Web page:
This one was tough for us to understand.  We did not do an individual exercise for this one.  We just went to town on the whiteboard and started brainstorming.  We came up with 6-7 overarching statements or phrases that we believe differentiate us from other law firms and capture “who we are.”

Then, we came up with examples of practices that we have adopted in our firm that exemplify those values.

One of Our Values:

We value efficiency over the billable hour. 

  • Flat rates demonstrate this

It’s just a coincidence that our value uses the word “value.”  No others used “value.”

Audience

Okay, so now that we have that, we went through our internal and external audiences.

  1. Identify your audiences.

If you have multiple departments, then legal talking to accounting would be internal audiences. For us, this was family and friends, referral partners, clients, potential clients, each other, contractors, vendors, etc.

For each of these audiences, we thought about the types of people within those groups that we are using or speaking to and then, tried to decide whether or not those people are in line with Vision, Mission, and Values.  Are they helping us to achieve that Vision?

2. What are your communication goals for each audience?

Is it keeping people informed?  Is it to convert?  Is it to encourage people to refer?  Is it to be clear and valuable?

What about the actual metrics – how often and how many times do you want to or need to get in front of your audience(s)?

Have you heard any feedback about things that you are doing?

3. What are your avenues for communicating with your audiences?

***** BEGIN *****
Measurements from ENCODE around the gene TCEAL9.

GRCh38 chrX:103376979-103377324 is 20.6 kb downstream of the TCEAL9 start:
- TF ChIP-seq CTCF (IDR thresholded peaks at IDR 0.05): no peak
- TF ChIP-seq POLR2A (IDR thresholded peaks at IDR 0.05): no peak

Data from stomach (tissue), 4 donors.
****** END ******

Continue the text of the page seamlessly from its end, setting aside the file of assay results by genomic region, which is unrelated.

This, we changed up a bit and merged into its own exercise:

Touchpoints

What are the ways in which people are interacting with you and your brand?

Some examples: social media, business cards, office space, newsletters, website, business name, blog, face-to-face, through referral partners

Then…we evaluated each and every touch point.

  • Are each of these touch points reaching the audience(s) that we want to reach?  
  • Are they helping us reach our communication goals?  
  • Are they in line with our Vision, Mission, and Values that we came up with?  
  • In what ways can we or should we change things to align better with that Vision, Mission, and Value set?
  • Do you need additional touchpoints to achieve your Vision, Mission, and Values?

For us, we decided our paper newsletter was not in line with our Vision, Mission, and Values – it wasn’t communicating the right message.  It wasn’t conveying the information we wanted it to convey.

Also, we had to decide what creates a positive work environment internally.  Does the office space situation foster happiness and communication within our little community?

 

And…that was all we could bring ourselves to do.  We have also committed to revisiting this every quarter to make sure that we are on track and that nothing has shifted significantly.

By the way, I am on so many damn marketing lists now…they better not sell my email address before I can unsubscribe from everything.

Some future extensions:

Market Analysis – Who are your competitors?  What market share do you have?  What market share do they have?  What market share would you like to have?

How are you going to modify your communication goals, your touchpoints, and your audiences to reach that market share goal?

Do these proposed modifications align with the Mission, Values, and Vision?

I think it has been really helpful for us and I hope that it helps you too.  Any ideas on other things I can add to my brand audit thingy?  Email me at shreya@layroots.com.  I want to hear it!

 

One Comment on “Internal Branding Exercise and Audit

  1. Pingback: What Can Lawyers Use this For? SnapChat Edition – Lawyer-Humans®

Leave a Reply